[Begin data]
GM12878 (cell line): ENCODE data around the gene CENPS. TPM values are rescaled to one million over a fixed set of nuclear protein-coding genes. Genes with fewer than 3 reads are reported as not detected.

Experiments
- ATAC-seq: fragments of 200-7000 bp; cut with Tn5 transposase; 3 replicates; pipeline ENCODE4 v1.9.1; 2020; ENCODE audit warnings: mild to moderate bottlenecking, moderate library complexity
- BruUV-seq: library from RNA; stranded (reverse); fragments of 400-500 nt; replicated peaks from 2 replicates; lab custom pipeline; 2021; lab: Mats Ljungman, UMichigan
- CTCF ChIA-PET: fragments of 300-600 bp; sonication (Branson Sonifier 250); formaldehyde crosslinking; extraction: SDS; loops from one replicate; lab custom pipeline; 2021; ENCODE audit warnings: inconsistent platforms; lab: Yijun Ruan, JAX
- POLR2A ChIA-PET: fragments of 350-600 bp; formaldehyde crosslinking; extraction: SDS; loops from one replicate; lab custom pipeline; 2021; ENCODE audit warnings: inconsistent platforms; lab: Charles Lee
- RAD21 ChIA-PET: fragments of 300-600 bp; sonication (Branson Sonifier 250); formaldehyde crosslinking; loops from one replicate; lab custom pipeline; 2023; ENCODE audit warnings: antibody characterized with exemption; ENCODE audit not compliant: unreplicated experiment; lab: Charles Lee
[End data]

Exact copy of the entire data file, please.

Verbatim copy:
GM12878 (cell line): ENCODE data around the gene CENPS. TPM values are rescaled to one million over a fixed set of nuclear protein-coding genes. Genes with fewer than 3 reads are reported as not detected.

Experiments
- ATAC-seq: fragments of 200-7000 bp; cut with Tn5 transposase; 3 replicates; pipeline ENCODE4 v1.9.1; 2020; ENCODE audit warnings: mild to moderate bottlenecking, moderate library complexity
- BruUV-seq: library from RNA; stranded (reverse); fragments of 400-500 nt; replicated peaks from 2 replicates; lab custom pipeline; 2021; lab: Mats Ljungman, UMichigan
- CTCF ChIA-PET: fragments of 300-600 bp; sonication (Branson Sonifier 250); formaldehyde crosslinking; extraction: SDS; loops from one replicate; lab custom pipeline; 2021; ENCODE audit warnings: inconsistent platforms; lab: Yijun Ruan, JAX
- POLR2A ChIA-PET: fragments of 350-600 bp; formaldehyde crosslinking; extraction: SDS; loops from one replicate; lab custom pipeline; 2021; ENCODE audit warnings: inconsistent platforms; lab: Charles Lee
- RAD21 ChIA-PET: fragments of 300-600 bp; sonication (Branson Sonifier 250); formaldehyde crosslinking; loops from one replicate; lab custom pipeline; 2023; ENCODE audit warnings: antibody characterized with exemption; ENCODE audit not compliant: unreplicated experiment; lab: Charles Lee